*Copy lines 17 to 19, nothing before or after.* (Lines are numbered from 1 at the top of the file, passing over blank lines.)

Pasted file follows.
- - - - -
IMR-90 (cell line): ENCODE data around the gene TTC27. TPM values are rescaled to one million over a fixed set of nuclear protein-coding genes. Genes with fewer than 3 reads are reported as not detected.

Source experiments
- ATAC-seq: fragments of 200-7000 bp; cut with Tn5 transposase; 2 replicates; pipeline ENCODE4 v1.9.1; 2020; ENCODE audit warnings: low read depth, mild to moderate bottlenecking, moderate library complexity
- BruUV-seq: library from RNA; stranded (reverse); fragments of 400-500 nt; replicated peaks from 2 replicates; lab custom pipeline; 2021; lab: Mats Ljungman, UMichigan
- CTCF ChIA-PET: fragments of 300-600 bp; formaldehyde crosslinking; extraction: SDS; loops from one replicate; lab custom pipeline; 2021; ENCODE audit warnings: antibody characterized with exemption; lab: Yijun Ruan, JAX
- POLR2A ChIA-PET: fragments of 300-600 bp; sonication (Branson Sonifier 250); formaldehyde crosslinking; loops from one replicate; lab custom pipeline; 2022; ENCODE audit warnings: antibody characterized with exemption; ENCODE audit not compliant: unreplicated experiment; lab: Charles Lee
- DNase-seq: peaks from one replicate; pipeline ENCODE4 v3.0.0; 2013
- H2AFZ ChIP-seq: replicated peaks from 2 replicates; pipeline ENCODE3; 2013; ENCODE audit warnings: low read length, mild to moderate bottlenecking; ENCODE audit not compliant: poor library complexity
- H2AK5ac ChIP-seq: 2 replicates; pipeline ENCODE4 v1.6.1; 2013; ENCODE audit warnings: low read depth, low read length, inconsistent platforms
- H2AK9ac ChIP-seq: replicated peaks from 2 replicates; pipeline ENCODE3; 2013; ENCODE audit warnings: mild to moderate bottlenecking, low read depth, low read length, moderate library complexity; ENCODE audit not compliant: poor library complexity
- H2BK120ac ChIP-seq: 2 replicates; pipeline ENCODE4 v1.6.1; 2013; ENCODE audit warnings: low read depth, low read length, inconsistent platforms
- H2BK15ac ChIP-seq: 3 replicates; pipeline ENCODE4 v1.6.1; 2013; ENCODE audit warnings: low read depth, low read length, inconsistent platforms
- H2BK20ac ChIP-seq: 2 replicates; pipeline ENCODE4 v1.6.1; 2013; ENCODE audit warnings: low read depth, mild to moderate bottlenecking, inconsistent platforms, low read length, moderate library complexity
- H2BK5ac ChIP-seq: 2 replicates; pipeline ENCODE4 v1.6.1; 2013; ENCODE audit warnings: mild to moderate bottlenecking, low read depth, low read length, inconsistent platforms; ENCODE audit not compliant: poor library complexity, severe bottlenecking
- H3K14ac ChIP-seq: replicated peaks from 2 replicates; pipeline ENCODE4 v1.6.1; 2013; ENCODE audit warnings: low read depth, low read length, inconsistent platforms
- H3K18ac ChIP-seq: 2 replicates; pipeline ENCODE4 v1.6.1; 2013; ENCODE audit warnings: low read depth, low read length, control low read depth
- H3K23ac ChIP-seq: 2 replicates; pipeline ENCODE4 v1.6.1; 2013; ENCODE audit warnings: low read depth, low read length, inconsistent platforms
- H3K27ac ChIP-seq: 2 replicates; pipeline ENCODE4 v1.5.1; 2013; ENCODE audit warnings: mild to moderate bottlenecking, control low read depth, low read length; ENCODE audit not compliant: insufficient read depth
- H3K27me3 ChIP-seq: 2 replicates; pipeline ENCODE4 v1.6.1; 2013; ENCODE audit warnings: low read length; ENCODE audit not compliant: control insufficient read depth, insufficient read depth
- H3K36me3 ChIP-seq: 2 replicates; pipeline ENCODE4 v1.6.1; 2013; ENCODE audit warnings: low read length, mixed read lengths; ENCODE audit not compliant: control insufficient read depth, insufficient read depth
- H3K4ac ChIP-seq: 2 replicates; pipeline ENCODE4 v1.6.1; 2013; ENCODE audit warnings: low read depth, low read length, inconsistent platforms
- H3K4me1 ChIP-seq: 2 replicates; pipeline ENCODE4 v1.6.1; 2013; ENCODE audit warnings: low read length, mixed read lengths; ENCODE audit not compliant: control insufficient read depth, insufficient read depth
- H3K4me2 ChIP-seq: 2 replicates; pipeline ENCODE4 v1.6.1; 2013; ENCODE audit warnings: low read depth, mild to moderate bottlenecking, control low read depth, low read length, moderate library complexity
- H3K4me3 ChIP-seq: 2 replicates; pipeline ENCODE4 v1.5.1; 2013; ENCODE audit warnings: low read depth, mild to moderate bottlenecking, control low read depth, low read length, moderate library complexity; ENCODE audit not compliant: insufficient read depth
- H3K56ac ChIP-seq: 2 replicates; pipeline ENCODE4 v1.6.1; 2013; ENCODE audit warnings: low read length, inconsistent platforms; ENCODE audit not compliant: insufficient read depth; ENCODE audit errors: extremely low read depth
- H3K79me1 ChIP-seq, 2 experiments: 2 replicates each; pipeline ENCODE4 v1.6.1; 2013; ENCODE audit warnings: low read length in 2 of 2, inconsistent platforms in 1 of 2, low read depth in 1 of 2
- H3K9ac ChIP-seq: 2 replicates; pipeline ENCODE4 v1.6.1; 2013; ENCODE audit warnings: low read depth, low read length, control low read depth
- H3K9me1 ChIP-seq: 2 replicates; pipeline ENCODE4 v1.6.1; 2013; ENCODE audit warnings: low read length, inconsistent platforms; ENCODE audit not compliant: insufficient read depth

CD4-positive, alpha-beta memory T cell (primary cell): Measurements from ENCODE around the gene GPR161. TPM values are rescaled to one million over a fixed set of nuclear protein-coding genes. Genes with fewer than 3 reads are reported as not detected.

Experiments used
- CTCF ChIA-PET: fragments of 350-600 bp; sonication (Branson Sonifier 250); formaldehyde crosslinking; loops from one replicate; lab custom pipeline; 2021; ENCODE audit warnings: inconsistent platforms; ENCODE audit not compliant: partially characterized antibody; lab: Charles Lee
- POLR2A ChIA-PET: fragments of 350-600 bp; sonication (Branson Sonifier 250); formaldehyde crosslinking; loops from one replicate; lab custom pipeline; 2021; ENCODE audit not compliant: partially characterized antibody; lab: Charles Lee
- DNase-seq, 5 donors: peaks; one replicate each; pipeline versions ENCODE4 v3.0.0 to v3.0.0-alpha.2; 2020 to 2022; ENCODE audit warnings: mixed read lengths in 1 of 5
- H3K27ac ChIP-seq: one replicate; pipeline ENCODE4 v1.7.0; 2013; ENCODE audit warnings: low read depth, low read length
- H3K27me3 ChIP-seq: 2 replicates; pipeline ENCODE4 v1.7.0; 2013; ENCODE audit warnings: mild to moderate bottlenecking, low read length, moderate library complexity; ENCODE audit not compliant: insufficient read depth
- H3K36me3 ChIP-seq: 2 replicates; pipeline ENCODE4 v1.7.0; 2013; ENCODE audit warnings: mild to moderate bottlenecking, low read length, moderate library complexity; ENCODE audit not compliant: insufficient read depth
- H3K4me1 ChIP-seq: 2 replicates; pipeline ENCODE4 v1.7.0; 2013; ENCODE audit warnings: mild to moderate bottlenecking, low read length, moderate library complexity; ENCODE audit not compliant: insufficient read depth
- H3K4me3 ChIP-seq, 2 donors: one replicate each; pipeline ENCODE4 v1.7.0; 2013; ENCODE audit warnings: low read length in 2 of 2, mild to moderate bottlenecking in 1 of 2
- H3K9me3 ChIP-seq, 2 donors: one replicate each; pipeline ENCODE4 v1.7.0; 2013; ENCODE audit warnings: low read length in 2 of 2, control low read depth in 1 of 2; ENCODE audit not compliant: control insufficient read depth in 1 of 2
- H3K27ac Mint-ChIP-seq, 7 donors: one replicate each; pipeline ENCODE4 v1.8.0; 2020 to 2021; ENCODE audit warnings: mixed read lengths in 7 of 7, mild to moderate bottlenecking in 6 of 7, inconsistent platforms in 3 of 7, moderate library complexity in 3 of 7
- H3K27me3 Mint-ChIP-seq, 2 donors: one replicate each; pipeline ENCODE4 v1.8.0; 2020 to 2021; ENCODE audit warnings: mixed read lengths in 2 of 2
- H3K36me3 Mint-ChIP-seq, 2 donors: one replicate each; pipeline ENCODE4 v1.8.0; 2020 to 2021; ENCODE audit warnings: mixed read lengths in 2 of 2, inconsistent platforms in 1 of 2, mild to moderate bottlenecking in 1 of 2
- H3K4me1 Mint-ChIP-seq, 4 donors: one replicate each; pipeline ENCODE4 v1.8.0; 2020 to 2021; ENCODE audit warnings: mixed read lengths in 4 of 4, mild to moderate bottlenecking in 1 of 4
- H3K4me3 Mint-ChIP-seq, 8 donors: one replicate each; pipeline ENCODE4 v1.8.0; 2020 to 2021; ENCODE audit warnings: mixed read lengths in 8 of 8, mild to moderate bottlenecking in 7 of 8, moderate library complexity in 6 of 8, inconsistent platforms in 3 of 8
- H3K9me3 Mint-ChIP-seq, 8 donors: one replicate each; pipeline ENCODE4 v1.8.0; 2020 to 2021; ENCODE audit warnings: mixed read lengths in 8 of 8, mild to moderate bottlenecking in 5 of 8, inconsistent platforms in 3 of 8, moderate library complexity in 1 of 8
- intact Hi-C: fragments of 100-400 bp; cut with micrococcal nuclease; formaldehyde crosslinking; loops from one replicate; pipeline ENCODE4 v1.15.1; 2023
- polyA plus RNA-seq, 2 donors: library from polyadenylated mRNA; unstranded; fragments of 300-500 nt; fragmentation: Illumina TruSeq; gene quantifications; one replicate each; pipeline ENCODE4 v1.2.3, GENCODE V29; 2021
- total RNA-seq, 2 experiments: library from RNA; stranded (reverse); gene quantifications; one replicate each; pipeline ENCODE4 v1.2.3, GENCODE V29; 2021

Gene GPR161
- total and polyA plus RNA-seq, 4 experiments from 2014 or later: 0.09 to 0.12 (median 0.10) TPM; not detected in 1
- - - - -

- H3K23ac ChIP-seq: 2 replicates; pipeline ENCODE4 v1.6.1; 2013; ENCODE audit warnings: low read depth, low read length, inconsistent platforms
- H3K27ac ChIP-seq: 2 replicates; pipeline ENCODE4 v1.5.1; 2013; ENCODE audit warnings: mild to moderate bottlenecking, control low read depth, low read length; ENCODE audit not compliant: insufficient read depth
- H3K27me3 ChIP-seq: 2 replicates; pipeline ENCODE4 v1.6.1; 2013; ENCODE audit warnings: low read length; ENCODE audit not compliant: control insufficient read depth, insufficient read depth